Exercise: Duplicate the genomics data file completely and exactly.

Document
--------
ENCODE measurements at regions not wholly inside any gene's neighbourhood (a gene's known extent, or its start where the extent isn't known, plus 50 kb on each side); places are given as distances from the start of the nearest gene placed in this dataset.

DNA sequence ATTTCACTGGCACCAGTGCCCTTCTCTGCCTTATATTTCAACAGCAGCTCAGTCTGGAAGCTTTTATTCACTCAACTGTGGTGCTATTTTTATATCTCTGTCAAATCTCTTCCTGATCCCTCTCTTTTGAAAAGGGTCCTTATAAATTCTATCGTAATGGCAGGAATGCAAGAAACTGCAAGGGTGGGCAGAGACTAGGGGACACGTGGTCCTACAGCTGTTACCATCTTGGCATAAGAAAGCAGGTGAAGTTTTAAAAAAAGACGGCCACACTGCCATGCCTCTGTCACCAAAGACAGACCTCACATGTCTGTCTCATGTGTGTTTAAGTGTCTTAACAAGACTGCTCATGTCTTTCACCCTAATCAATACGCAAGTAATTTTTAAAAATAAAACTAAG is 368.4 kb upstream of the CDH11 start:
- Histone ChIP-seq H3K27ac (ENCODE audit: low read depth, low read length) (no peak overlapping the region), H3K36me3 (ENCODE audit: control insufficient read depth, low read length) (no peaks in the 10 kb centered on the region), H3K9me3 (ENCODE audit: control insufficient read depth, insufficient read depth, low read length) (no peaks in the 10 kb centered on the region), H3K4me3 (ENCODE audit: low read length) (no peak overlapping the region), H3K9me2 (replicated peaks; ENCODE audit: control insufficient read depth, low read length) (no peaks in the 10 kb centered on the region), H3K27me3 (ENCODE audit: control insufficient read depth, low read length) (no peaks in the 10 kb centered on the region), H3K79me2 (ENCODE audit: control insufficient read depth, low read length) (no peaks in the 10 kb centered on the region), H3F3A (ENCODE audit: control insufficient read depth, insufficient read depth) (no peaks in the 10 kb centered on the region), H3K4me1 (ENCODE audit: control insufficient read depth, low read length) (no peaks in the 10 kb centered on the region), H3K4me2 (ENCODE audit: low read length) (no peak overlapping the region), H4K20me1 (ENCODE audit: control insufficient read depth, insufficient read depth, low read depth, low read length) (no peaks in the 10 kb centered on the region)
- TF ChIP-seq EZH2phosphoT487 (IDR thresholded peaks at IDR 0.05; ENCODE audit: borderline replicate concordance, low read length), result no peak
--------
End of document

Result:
ENCODE measurements at regions not wholly inside any gene's neighbourhood (a gene's known extent, or its start where the extent isn't known, plus 50 kb on each side); places are given as distances from the start of the nearest gene placed in this dataset.

DNA sequence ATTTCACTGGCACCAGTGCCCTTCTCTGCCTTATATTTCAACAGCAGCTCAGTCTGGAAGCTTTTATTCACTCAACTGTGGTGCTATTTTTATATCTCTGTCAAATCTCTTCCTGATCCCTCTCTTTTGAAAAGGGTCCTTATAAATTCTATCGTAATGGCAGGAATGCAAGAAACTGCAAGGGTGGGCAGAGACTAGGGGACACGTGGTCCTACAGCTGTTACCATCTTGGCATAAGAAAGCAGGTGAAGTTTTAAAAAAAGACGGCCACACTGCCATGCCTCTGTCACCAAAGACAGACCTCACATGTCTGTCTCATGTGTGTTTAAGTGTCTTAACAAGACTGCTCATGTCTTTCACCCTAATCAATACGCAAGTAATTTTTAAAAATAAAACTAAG is 368.4 kb upstream of the CDH11 start:
- Histone ChIP-seq H3K27ac (ENCODE audit: low read depth, low read length) (no peak overlapping the region), H3K36me3 (ENCODE audit: control insufficient read depth, low read length) (no peaks in the 10 kb centered on the region), H3K9me3 (ENCODE audit: control insufficient read depth, insufficient read depth, low read length) (no peaks in the 10 kb centered on the region), H3K4me3 (ENCODE audit: low read length) (no peak overlapping the region), H3K9me2 (replicated peaks; ENCODE audit: control insufficient read depth, low read length) (no peaks in the 10 kb centered on the region), H3K27me3 (ENCODE audit: control insufficient read depth, low read length) (no peaks in the 10 kb centered on the region), H3K79me2 (ENCODE audit: control insufficient read depth, low read length) (no peaks in the 10 kb centered on the region), H3F3A (ENCODE audit: control insufficient read depth, insufficient read depth) (no peaks in the 10 kb centered on the region), H3K4me1 (ENCODE audit: control insufficient read depth, low read length) (no peaks in the 10 kb centered on the region), H3K4me2 (ENCODE audit: low read length) (no peak overlapping the region), H4K20me1 (ENCODE audit: control insufficient read depth, insufficient read depth, low read depth, low read length) (no peaks in the 10 kb centered on the region)
- TF ChIP-seq EZH2phosphoT487 (IDR thresholded peaks at IDR 0.05; ENCODE audit: borderline replicate concordance, low read length), result no peak